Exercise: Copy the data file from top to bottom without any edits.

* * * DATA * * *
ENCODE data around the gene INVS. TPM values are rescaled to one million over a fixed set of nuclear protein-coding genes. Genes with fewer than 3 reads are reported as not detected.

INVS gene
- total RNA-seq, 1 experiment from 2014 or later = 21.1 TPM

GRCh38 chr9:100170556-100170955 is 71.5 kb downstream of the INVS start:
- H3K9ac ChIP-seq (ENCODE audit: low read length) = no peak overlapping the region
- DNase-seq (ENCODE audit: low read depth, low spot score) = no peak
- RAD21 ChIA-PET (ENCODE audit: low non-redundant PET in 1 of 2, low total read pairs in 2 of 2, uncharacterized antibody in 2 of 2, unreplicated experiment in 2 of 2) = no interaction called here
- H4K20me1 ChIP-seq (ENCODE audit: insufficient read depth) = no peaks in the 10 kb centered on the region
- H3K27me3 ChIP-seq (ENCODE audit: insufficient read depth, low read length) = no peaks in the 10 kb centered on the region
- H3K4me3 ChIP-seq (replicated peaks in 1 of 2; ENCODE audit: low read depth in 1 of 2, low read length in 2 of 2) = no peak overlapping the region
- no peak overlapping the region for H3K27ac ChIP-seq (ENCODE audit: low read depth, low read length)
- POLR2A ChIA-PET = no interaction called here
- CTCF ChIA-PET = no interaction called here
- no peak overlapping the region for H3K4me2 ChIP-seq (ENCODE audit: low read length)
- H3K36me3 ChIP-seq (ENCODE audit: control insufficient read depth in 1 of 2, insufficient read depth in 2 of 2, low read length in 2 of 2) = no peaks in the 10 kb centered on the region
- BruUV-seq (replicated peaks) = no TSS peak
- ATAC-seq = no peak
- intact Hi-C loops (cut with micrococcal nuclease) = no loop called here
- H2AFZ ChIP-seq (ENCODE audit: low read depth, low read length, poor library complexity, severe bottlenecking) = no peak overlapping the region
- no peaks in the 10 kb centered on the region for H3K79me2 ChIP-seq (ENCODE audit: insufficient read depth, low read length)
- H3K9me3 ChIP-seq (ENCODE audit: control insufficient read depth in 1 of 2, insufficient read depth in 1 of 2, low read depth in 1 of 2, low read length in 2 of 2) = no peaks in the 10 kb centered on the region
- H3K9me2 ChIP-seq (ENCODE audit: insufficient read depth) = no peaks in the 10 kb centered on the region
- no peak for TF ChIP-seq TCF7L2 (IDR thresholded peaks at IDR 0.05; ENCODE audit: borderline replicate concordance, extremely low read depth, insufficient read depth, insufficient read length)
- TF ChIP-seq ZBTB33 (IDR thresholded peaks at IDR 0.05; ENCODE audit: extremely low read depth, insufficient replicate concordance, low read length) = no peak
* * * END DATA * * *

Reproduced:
ENCODE data around the gene INVS. TPM values are rescaled to one million over a fixed set of nuclear protein-coding genes. Genes with fewer than 3 reads are reported as not detected.

INVS gene
- total RNA-seq, 1 experiment from 2014 or later = 21.1 TPM

GRCh38 chr9:100170556-100170955 is 71.5 kb downstream of the INVS start:
- H3K9ac ChIP-seq (ENCODE audit: low read length) = no peak overlapping the region
- DNase-seq (ENCODE audit: low read depth, low spot score) = no peak
- RAD21 ChIA-PET (ENCODE audit: low non-redundant PET in 1 of 2, low total read pairs in 2 of 2, uncharacterized antibody in 2 of 2, unreplicated experiment in 2 of 2) = no interaction called here
- H4K20me1 ChIP-seq (ENCODE audit: insufficient read depth) = no peaks in the 10 kb centered on the region
- H3K27me3 ChIP-seq (ENCODE audit: insufficient read depth, low read length) = no peaks in the 10 kb centered on the region
- H3K4me3 ChIP-seq (replicated peaks in 1 of 2; ENCODE audit: low read depth in 1 of 2, low read length in 2 of 2) = no peak overlapping the region
- no peak overlapping the region for H3K27ac ChIP-seq (ENCODE audit: low read depth, low read length)
- POLR2A ChIA-PET = no interaction called here
- CTCF ChIA-PET = no interaction called here
- no peak overlapping the region for H3K4me2 ChIP-seq (ENCODE audit: low read length)
- H3K36me3 ChIP-seq (ENCODE audit: control insufficient read depth in 1 of 2, insufficient read depth in 2 of 2, low read length in 2 of 2) = no peaks in the 10 kb centered on the region
- BruUV-seq (replicated peaks) = no TSS peak
- ATAC-seq = no peak
- intact Hi-C loops (cut with micrococcal nuclease) = no loop called here
- H2AFZ ChIP-seq (ENCODE audit: low read depth, low read length, poor library complexity, severe bottlenecking) = no peak overlapping the region
- no peaks in the 10 kb centered on the region for H3K79me2 ChIP-seq (ENCODE audit: insufficient read depth, low read length)
- H3K9me3 ChIP-seq (ENCODE audit: control insufficient read depth in 1 of 2, insufficient read depth in 1 of 2, low read depth in 1 of 2, low read length in 2 of 2) = no peaks in the 10 kb centered on the region
- H3K9me2 ChIP-seq (ENCODE audit: insufficient read depth) = no peaks in the 10 kb centered on the region
- no peak for TF ChIP-seq TCF7L2 (IDR thresholded peaks at IDR 0.05; ENCODE audit: borderline replicate concordance, extremely low read depth, insufficient read depth, insufficient read length)
- TF ChIP-seq ZBTB33 (IDR thresholded peaks at IDR 0.05; ENCODE audit: extremely low read depth, insufficient replicate concordance, low read length) = no peak